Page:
A controversial proposal to adopt new reporting requirements for people who teach how to safely carry concealed guns, which drew major opposition from instructors across the state, is no longer moving forward.
Officials at the N.C. Criminal Justice Education and Training Standards Commission have said the proposed changes were drafted to crack down on a few instances of possible misconduct. Those rules would have required instructors to submit reports before and after each concealed carry course containing the date and location of the course, the hours of the course, and the anticipated and actual number of students who attended.
The courses are required in North Carolina for people getting a permit that allows them to carry a concealed handgun.
The commission, which is independent of the N.C. Department of Justice but includes some NCDOJ officials, said these “pre-delivery” and “post-delivery” reports would allow department staff to attend classes and conduct audits of how instructors were teaching their classes. Another provision would’ve required instructors to maintain a roster of their students, which officials said was necessary so that staff would have a way of contacting them if the instructor was being investigated for misconduct.
The new requirements prompted more than 100 instructors from all over the state to travel to Raleigh in August, to register their intense opposition during a public hearing. On Wednesday, the commission’s planning and standards committee adopted the revised rules with the reporting and roster provisions stricken.
“I will say that we heard a lot of feedback from this community at the last meeting, about why, perhaps, particularly pre-delivery would not be helpful,” Chair Leslie Cooley Dismukes said during Wednesday’s committee meeting at the Garner Performing Arts Center, citing the example of a domestic violence situation as one where someone trying to get their concealed-carry permit may need to get their training “pretty much overnight.”
Victory for gun rights groups and concealed-carry instructors
Instructors and gun rights advocates, who said the reporting and roster requirements weren’t necessary to deal with a few cases of misconduct, and would impose too much of a burden on them and their students, said on Wednesday they were relieved to see the provisions stricken.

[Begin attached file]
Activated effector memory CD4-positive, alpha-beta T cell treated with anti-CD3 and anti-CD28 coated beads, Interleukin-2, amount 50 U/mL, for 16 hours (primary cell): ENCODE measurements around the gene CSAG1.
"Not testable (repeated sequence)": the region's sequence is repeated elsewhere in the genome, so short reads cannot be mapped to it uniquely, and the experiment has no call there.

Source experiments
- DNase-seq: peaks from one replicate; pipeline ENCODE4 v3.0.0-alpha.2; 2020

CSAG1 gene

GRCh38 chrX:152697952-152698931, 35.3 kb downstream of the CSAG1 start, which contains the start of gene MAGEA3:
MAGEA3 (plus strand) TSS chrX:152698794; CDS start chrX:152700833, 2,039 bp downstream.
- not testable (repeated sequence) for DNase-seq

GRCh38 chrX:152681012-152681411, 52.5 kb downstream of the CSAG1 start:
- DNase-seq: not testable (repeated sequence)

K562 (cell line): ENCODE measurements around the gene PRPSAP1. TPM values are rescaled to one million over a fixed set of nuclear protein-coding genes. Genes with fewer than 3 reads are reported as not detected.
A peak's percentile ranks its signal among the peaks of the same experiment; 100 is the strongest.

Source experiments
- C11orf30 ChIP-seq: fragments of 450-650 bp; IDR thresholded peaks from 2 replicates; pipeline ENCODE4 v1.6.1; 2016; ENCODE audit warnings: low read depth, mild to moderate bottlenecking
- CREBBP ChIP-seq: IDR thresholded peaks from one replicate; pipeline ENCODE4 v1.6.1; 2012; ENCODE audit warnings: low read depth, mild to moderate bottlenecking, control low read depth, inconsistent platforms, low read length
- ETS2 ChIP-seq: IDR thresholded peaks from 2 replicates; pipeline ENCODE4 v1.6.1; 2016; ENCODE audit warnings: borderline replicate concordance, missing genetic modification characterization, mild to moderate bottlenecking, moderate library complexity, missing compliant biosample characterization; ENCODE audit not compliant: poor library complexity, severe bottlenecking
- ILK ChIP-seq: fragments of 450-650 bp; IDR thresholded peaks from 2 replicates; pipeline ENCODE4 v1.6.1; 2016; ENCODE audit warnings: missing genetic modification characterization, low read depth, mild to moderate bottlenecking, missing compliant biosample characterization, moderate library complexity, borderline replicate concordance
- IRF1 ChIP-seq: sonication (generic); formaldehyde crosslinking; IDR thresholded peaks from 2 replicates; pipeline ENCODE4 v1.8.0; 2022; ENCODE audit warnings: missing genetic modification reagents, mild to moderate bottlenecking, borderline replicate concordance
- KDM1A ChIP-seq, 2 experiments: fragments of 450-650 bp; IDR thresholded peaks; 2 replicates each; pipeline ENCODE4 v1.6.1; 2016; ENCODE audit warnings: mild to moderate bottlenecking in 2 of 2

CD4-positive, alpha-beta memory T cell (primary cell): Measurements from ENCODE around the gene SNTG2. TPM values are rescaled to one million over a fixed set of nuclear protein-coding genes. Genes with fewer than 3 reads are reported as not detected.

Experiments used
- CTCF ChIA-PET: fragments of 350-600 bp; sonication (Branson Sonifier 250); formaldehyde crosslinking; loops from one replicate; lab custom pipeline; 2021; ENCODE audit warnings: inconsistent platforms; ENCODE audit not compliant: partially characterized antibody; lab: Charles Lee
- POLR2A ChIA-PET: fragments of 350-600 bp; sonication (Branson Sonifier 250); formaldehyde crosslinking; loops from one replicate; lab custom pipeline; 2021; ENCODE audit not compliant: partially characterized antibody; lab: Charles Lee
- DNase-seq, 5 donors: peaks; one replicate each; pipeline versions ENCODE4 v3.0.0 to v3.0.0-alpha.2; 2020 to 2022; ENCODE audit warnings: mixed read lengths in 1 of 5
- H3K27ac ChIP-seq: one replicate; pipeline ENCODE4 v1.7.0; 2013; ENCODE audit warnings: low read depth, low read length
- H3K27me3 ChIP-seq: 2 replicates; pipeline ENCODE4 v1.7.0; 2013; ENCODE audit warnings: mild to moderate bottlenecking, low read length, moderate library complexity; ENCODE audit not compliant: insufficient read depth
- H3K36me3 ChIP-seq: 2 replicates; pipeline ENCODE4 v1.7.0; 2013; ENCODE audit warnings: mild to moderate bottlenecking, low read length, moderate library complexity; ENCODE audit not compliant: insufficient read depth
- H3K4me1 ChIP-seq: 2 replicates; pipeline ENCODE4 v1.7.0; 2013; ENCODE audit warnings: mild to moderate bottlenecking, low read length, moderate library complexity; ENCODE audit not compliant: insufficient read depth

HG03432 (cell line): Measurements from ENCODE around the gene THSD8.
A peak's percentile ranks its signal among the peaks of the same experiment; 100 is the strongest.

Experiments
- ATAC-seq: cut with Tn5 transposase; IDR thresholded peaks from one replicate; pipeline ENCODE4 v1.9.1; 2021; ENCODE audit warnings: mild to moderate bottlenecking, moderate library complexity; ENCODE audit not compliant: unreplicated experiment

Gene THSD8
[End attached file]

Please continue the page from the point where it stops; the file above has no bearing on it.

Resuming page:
Harvey Morse, the founder and lead instructor of the Concealed Carry Academy in Waynesville, said he kept in touch with Dismukes and other officials after the committee’s August meeting, and reiterated his concerns about the proposed rules a few weeks ago during a Zoom call with Dismukes and Jeffrey Smythe, the director of the commission.
“We get people who just want to take the course for educational purposes,” Morse said. “We don’t want to have their names put in a database, because you know how no databases ever get hacked.”
Andy Stevens, vice president of Grass Roots North Carolina, said that the instances of possible misconduct officials cited were insufficient to justify imposing the reporting and roster-sharing requirements on the state’s roughly 2,600 concealed carry instructors.
“It’s not a widespread issue that would encompass and (require the state to burden) literally thousands of people, and put a chill on potential students, because they don’t want to become a part of that government database,” Stevens said.
The examples of misconduct officials previously cited included one instructor who allegedly sold course completion certifications at a local gun store, and another who reportedly taught a concealed-carry class under the influence of alcohol.
Officials continuing to look at red books issue
Despite the committee agreeing to abandon the reporting and roster requirements, however, instructors who came to Wednesday’s meeting said there were other issues with the proposed rules they remained concerned about, particularly a requirement that every student taking a concealed carry class be provided with a copy of the so-called “red book,” a concealed carry instruction and training manual published by the NCDOJ’s Justice Academy.
Much of the meeting was dominated by a discussion between committee members and instructors on how the red book could best be distributed and updated, to make it easier for students and instructors alike.
Several instructors asked if the proposed rule would allow them to share PDFs of the book, currently sold by the Justice Academy for $6.99, so that their students could pull up the book on their phones and quickly reference it outside of class. They also said that a digital version could include updates if any of the course materials changed, saving them from having to purchase new books.
The committee said it was open to exploring whether a digital or online version of the book was possible, and revised the provision dealing with the book so that it wouldn’t go into effect until the beginning of 2025, rather than 2024, as was originally written, to give staff time to look into the issue.
“It should not take from August to November to get an answer as to whether the book could go online,” Morse said.
The proposed rules will next be taken up by the full Criminal Justice Education and Training Standards Commission on Friday, after which they’ll need to be approved by the state’s Rules Review Commission, which is scheduled to hold its next meeting on Dec. 14.